Duchenne Advocates Russell, Werth Use Platform to Amplify Patient Impact
By Alexander Diegel
Duchenne Regulatory Science Consortium (D-RSC) members Ryan Russell and Colin Werth are two busy guys. In addition to their roles with D-RSC, both are part of the Adult Advisory Committee with Parent Project Muscular Dystrophy (PPMD), where Colin also serves as President of the Committee, while Ryan also works with Patients Rising Now as a Senator, is Founder of Life on Positivity, and Ambassador of the Jett Foundation. They both lead busy careers, Colin in IT, Ryan as a Life Coach with a PhD in Psychology, and just for good measure, Ryan recently decided to take up skiing and eagerly awaits the lift to the top of the mountain this winter.
But perhaps the most important roles they fulfill are those as advocates and mentors for fellow people living with Duchenne Muscular Dystrophy (DMD). Duchenne results in a number of ailments such as difficulty running or jumping, muscle pain and stiffness, an altered gait followed by a non-ambulatory lifestyle and a shortened life expectancy. Needless to say, receiving a Duchenne diagnosis is not easy for anyone — Ryan didn’t believe he had it until he saw video of himself and his slowed movement in relation to other kids, then lived in hopes that someday it would just go away.
Now, he uses his voice as a resource for the younger generation and parents in the Duchenne community, so they don’t have to live with a feeling of exclusion and lack of resources like he did growing up in a small town. In 2020, after he got his PhD and became a Life Coach, Russell started reaching out and looking for other organizations that dealt with Muscular Dystrophy. He soon found an opportunity where his story could not only be heard, but would make a difference.
“There aren’t very many of us over 40, so mostly I try to mentor the younger generation,” he explained. “The best thing that happened to me in Advocacy wasn’t talking to the Senators or a member of Congress. There were two mothers at an event, whose children were recently diagnosed with Duchenne. When they heard that I was 40 years old, they broke down in tears. They had no idea that their child could live that long, or that they could do all the things that I can, like skiing and kayaking. The things I do speak volumes, more than what I say. The biggest thing I think they see is, “ok that’s possible.” I try to help them see that their dreams still can come true.”
Like Ryan, Colin works with the younger generation. He also ensures that the pharmaceutical industry is having the voice of people living with Duchenne heard as a Patient Advocate. Colin’s role as an advocate has been highly impactful — in the past few years, he has participated in numerous patient listening sessions and played an active role in sharing the perspective for those living with Duchenne in front of drug developers, researchers and regulators.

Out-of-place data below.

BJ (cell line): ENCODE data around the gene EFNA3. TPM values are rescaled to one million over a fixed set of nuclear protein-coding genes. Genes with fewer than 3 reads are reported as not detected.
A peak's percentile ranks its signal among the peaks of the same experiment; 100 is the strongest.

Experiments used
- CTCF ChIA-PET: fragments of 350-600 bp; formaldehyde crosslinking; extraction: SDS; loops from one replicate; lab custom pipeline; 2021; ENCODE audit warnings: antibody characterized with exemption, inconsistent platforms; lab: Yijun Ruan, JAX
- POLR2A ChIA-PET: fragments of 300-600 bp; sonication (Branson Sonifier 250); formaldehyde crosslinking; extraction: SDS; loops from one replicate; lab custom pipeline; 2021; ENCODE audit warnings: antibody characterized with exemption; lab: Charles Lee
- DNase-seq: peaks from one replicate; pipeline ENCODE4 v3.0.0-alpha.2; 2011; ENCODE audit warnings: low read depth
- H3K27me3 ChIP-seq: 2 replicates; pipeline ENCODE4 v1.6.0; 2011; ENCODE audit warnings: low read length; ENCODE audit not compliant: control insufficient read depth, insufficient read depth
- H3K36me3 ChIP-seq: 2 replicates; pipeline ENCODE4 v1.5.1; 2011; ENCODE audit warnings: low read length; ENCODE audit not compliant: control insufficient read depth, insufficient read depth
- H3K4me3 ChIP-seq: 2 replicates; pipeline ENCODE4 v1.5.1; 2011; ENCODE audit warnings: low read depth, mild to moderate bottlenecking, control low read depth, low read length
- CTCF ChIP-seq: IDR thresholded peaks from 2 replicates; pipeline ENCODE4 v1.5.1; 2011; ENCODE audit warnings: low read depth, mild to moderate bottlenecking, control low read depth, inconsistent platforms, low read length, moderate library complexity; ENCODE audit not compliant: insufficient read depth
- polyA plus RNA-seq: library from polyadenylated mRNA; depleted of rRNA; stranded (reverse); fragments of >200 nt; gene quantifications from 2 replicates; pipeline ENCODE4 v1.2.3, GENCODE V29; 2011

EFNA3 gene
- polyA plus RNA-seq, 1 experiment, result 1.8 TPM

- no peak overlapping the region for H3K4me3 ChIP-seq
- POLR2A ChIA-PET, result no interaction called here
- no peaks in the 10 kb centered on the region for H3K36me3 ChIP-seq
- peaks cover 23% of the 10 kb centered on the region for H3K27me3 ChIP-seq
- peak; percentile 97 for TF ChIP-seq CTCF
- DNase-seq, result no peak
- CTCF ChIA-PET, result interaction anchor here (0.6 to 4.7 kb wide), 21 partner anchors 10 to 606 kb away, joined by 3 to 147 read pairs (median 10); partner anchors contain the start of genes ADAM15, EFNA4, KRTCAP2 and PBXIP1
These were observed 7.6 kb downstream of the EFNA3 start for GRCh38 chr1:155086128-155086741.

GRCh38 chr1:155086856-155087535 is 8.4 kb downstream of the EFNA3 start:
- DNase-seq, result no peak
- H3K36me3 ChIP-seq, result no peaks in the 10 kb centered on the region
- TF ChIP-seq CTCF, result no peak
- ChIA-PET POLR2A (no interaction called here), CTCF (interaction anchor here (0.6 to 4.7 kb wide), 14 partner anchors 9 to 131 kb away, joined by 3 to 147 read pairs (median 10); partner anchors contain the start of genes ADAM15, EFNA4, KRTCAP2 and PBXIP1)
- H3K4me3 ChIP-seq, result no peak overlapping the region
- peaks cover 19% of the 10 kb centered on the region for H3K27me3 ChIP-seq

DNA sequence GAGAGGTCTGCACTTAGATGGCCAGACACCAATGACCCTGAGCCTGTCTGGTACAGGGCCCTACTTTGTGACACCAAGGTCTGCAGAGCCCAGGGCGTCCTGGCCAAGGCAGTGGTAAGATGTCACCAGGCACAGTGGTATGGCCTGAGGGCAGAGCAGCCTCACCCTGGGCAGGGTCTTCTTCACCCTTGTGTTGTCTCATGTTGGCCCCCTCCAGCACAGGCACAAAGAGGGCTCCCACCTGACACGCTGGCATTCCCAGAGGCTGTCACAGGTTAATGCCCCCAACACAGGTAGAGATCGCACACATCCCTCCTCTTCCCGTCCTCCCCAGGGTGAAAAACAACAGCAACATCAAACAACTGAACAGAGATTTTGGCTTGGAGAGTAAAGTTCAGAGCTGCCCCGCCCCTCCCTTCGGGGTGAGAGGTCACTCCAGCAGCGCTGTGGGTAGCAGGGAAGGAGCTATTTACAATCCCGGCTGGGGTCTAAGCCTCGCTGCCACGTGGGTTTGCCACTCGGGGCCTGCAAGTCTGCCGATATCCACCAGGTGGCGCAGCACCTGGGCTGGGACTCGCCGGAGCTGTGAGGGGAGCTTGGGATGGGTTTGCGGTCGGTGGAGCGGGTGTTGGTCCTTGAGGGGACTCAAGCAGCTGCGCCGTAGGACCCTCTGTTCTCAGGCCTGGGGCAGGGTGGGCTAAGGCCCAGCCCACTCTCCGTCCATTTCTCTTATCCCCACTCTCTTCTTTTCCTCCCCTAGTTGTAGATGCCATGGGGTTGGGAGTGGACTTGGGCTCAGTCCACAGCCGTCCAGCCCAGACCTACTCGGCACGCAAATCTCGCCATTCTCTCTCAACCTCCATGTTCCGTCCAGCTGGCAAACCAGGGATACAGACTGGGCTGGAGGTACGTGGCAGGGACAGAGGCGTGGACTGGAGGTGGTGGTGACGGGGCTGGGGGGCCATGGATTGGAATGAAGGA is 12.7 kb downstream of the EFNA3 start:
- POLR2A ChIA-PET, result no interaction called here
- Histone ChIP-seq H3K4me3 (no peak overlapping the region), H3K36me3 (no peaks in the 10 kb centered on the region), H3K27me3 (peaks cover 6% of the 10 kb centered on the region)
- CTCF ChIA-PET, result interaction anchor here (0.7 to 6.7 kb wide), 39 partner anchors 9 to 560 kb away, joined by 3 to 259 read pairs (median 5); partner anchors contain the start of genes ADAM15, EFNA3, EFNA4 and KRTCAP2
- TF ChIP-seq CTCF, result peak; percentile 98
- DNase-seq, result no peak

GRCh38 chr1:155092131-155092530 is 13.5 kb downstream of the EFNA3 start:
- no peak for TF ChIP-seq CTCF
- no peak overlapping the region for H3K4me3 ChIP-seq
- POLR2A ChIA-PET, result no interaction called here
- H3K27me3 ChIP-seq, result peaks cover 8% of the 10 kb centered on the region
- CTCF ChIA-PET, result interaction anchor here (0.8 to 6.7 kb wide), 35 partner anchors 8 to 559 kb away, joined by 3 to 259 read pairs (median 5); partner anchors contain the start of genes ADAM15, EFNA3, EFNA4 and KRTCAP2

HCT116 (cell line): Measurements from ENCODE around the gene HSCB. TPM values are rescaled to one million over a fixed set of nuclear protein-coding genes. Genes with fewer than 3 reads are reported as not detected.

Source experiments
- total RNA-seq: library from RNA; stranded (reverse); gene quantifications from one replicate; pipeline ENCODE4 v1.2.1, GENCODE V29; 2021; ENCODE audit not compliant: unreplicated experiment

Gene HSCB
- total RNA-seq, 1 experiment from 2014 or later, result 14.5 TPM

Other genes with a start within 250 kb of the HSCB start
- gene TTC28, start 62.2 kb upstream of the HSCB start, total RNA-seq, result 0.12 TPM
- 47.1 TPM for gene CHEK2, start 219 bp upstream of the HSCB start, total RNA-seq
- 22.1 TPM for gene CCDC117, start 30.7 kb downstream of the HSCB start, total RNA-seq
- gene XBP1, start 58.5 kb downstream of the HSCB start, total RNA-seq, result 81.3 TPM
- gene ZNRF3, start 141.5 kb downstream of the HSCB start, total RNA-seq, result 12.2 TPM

“I try to get the pharmaceutical industry to be more interactive with the community and realize the importance of hearing the voice of patient advocates,” Werth explained. “It’s very important for pharma to receive feedback, to ensure they’re designing the best possible clinical trials and to get better treatments approved. Because if they’re not listening and getting feedback, they’re not going to get drugs that succeed.”
As if their respective advocacy and committee work wasn’t enough, both Ryan and Colin made the decision this year to join C-Path’s D-RSC program as advisors. D-RSC supports collaborative research through shared data access and advances development of drug development tools in order to provide better medicines and treatments for this fatal disease.
A major hurdle when it comes to improving treatments for DMD is the complexity of the disease itself, including the wide variety of genetic mutations. This complexity means that developing effective treatments can be difficult, as researchers must consider multiple factors, such as the specific type of mutation, disease stage and age of individuals living with DMD.
To combat these challenges, the consortium created an integrated database of patient-level clinical data from DMD studies, which is partially available for analysis by the Duchenne community as permitted by the owners of each dataset.
Since joining D-RSC, Werth has seen first-hand the impact of this group’s work. “The more data we have, the better the predictions will be,” he explained. “We’re working to get better data from medical records, comb through patient data, getting into electronic records management, working with that. The continued involvement of D-RSC is great, and we’re getting more of the data that is needed.”
“Somewhere in the future, hopefully there’s not a DMD community. Until that time, I hope that D-RSC becomes more well known, and that everybody knows what kind of work we’re doing,” Russell added. “I see a bright future ahead, and I see things being more accessible with the help of D-RSC. If there’s somebody out there that’s reading this, and they don’t know how to contribute or what they can do, there’s always something for someone to do. You can make a difference.”
Want to make a difference today? Contact a member of C-Path’s D-RSC team today to get started.